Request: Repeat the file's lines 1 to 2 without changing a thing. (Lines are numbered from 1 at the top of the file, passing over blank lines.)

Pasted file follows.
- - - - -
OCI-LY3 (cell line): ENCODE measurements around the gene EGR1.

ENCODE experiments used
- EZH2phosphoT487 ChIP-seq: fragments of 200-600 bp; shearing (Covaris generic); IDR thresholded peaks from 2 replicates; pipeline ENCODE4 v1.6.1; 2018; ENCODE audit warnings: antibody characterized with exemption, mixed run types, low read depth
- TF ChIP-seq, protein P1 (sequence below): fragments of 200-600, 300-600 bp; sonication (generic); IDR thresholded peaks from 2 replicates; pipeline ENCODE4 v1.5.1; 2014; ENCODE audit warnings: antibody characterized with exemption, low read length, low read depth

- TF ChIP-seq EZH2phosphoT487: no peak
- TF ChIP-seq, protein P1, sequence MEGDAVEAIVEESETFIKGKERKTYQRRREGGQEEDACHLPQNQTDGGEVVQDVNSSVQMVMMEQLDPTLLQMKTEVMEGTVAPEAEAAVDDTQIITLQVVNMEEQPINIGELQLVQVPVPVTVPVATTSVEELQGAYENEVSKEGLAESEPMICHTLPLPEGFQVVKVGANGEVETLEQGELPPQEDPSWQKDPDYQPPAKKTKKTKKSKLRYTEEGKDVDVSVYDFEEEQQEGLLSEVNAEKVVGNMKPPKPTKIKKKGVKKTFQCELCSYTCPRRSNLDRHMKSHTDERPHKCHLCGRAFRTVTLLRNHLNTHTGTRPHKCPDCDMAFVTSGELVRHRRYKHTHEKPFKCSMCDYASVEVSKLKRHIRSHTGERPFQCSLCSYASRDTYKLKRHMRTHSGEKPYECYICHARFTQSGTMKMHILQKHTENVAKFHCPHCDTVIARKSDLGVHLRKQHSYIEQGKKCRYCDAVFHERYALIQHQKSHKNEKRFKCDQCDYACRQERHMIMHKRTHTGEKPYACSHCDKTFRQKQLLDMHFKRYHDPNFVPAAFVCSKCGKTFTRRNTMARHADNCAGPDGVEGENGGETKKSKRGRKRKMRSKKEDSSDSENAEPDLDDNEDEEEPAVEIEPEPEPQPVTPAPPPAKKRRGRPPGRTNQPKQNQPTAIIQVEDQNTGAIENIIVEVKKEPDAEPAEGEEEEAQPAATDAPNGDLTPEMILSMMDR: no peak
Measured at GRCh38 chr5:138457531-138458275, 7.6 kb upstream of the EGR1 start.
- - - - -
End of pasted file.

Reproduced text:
OCI-LY3 (cell line): ENCODE measurements around the gene EGR1.

ENCODE experiments used